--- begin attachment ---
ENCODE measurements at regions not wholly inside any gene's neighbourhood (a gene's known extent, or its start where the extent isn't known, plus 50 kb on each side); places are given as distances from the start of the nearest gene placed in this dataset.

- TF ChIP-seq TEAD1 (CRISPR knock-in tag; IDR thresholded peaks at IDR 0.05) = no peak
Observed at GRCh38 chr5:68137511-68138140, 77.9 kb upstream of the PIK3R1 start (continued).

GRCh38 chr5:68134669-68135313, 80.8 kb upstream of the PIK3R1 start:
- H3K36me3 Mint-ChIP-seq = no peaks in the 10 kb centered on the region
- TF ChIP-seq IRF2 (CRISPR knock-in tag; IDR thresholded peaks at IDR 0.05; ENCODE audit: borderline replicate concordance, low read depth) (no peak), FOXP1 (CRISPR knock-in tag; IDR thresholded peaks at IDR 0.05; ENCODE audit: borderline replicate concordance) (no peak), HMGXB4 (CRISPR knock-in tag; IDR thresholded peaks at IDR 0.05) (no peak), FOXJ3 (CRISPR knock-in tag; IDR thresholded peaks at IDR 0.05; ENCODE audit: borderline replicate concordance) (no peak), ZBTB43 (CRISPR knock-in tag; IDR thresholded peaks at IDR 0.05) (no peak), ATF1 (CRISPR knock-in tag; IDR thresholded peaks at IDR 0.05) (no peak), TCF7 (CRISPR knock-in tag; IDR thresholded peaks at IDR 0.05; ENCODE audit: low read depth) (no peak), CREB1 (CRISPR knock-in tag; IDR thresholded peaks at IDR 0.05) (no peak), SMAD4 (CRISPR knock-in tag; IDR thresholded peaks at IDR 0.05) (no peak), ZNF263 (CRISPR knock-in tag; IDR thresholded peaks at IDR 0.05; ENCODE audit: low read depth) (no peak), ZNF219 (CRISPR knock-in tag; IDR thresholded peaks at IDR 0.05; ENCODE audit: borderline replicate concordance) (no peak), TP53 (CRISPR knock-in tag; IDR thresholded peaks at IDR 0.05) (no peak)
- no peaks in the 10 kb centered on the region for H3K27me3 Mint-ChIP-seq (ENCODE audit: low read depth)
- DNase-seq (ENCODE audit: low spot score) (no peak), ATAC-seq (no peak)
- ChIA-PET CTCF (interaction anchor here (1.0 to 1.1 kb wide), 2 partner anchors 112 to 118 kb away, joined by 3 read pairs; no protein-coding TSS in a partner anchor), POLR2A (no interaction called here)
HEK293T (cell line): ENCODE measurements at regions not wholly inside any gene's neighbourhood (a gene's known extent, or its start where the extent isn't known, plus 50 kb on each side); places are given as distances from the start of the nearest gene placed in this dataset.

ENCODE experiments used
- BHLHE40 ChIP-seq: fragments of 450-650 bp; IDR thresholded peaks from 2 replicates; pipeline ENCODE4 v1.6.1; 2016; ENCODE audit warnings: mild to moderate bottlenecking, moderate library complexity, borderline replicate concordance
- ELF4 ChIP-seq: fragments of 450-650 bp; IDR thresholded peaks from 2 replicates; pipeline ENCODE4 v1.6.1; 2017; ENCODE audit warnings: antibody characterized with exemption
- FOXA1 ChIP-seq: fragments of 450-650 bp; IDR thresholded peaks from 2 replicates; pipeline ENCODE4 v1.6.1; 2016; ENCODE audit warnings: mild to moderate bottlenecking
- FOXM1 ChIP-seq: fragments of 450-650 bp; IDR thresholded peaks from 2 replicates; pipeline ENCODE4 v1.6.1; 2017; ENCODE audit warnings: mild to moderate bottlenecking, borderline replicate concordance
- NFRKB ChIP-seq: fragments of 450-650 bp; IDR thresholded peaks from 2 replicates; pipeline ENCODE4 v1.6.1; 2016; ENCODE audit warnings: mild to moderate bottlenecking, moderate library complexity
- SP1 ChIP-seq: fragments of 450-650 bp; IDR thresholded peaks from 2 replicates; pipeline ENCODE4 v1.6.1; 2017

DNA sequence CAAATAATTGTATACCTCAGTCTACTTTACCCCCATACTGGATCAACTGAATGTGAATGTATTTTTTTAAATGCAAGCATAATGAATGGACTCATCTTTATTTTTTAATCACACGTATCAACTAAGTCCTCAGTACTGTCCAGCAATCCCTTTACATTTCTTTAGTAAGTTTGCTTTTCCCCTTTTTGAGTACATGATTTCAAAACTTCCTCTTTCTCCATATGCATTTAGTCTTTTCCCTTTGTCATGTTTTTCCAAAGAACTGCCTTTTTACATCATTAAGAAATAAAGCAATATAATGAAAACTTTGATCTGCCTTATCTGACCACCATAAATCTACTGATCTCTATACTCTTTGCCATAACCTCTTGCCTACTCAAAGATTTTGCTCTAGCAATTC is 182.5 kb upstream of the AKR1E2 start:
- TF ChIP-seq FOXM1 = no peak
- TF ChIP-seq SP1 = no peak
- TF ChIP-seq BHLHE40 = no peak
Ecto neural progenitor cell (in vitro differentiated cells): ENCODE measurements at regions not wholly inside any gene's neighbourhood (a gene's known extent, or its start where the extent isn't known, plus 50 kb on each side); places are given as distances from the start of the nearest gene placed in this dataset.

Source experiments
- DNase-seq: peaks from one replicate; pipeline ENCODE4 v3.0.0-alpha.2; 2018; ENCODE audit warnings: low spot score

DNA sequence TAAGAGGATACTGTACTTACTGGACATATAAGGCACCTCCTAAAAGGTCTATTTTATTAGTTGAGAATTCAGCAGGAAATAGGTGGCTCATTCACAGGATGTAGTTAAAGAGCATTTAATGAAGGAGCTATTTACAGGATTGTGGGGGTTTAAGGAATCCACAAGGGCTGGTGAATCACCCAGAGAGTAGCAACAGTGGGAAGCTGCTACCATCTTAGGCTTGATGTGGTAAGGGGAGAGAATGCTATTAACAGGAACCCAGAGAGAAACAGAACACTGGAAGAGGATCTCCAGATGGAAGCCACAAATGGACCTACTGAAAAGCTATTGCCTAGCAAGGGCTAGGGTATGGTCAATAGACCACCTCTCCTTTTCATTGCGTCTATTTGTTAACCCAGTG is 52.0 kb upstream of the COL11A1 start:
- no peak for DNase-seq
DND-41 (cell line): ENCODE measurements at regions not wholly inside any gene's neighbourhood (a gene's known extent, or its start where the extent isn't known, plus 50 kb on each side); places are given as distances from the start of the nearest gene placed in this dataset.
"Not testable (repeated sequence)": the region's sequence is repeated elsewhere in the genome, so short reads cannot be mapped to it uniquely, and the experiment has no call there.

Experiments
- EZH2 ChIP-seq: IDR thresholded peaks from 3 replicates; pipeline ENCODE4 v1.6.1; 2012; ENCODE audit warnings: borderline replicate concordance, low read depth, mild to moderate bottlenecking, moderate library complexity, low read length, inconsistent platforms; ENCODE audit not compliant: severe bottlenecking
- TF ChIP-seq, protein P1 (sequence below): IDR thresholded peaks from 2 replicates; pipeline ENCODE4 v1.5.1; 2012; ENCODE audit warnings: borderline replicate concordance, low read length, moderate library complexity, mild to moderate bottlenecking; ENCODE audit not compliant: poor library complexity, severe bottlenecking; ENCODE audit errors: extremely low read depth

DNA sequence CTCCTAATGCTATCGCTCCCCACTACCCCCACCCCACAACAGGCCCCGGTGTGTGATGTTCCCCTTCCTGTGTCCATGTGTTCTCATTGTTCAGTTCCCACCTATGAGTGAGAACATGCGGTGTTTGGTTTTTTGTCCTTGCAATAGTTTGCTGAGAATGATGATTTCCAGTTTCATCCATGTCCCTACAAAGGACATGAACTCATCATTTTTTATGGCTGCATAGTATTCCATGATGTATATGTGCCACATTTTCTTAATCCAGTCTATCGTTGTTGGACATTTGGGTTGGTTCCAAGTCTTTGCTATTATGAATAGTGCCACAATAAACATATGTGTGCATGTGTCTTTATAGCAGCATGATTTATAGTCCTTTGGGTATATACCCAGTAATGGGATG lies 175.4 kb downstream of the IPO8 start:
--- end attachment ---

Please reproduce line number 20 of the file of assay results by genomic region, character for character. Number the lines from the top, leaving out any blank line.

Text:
- TF ChIP-seq SP1 = no peak